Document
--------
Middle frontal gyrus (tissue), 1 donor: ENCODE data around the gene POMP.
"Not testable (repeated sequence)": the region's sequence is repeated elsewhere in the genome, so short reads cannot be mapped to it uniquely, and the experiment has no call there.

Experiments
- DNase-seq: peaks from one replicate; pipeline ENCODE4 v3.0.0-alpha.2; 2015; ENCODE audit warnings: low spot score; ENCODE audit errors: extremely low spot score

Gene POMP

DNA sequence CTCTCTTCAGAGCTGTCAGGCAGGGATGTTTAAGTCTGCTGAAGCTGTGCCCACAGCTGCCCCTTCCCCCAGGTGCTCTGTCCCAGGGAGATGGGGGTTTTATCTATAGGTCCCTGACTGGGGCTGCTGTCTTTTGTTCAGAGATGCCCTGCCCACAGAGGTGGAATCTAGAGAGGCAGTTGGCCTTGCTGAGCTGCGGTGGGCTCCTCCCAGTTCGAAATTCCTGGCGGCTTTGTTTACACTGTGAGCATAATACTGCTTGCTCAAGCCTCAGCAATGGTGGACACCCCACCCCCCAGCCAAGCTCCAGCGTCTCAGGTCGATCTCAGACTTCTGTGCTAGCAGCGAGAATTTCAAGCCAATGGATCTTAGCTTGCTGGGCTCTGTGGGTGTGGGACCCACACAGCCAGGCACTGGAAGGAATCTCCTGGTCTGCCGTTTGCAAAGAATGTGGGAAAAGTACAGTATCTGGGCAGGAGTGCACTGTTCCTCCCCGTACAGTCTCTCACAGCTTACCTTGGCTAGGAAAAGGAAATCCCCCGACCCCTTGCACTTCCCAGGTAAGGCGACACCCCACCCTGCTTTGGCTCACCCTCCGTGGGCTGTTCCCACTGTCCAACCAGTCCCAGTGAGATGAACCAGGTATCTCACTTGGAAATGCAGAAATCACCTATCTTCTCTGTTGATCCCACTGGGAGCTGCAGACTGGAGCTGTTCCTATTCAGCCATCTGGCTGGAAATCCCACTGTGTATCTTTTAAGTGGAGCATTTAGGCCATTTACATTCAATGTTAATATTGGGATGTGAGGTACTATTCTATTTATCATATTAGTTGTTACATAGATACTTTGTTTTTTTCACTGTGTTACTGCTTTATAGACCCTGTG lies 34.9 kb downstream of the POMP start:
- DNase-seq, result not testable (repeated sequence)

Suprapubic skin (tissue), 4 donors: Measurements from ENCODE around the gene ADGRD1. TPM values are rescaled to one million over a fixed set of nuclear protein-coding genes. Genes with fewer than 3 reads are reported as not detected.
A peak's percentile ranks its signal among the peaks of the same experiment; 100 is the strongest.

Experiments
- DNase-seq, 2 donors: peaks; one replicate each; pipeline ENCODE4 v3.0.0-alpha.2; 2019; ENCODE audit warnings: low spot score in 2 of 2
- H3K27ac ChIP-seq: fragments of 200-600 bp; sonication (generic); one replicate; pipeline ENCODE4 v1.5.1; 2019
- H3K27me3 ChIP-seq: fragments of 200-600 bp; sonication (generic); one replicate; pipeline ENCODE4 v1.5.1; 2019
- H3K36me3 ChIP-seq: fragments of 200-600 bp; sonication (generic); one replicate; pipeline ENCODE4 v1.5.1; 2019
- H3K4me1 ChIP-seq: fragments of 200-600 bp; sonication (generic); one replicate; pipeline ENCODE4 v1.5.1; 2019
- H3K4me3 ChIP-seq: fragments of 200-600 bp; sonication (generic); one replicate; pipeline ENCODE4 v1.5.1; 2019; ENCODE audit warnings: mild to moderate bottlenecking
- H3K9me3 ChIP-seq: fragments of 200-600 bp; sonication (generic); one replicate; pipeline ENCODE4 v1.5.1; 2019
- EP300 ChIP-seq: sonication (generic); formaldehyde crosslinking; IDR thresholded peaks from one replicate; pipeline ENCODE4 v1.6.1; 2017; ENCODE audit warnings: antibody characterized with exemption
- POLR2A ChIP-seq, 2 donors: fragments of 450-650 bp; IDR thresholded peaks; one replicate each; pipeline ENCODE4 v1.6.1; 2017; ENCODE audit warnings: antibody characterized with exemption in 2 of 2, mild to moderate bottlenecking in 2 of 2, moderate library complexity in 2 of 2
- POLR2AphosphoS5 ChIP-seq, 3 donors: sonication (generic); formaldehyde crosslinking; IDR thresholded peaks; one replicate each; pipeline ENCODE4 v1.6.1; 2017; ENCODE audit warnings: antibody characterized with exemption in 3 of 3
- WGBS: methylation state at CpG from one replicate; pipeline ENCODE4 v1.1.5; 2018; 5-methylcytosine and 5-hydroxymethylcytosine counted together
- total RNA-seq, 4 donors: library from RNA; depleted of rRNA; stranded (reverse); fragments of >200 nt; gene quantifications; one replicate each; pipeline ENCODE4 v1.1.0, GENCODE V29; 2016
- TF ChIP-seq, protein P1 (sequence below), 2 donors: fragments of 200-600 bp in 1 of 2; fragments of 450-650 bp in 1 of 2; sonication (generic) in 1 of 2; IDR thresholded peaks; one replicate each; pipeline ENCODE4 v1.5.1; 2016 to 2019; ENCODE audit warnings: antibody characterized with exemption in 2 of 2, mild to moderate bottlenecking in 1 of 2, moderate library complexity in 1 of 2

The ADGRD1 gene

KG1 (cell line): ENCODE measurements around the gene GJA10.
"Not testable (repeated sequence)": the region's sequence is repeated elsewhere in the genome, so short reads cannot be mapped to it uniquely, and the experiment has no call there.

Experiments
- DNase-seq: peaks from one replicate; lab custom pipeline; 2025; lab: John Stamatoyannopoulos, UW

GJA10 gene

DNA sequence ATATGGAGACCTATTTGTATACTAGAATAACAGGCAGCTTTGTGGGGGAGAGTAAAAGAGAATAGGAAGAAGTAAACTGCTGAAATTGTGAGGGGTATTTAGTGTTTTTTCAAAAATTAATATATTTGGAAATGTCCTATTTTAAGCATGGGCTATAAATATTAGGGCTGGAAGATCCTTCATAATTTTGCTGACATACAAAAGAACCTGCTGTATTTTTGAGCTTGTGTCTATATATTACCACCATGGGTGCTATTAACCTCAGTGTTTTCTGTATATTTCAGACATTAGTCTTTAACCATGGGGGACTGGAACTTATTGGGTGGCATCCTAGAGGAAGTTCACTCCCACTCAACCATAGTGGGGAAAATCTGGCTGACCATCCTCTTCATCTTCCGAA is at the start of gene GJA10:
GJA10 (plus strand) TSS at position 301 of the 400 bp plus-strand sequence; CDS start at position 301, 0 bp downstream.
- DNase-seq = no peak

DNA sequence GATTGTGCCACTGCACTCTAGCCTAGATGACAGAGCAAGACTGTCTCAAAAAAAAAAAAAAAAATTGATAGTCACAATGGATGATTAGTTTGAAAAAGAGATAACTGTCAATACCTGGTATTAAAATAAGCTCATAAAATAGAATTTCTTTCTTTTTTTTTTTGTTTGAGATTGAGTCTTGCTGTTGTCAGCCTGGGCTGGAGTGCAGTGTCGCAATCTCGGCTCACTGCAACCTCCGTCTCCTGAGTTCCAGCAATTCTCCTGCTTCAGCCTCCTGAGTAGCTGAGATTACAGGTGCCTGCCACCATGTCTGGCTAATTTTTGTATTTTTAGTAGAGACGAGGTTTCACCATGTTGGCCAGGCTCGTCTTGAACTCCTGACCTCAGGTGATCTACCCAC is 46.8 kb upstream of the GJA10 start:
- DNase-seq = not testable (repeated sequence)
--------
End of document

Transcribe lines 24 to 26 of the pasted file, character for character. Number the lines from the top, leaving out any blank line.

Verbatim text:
The ADGRD1 gene

KG1 (cell line): ENCODE measurements around the gene GJA10.
"Not testable (repeated sequence)": the region's sequence is repeated elsewhere in the genome, so short reads cannot be mapped to it uniquely, and the experiment has no call there.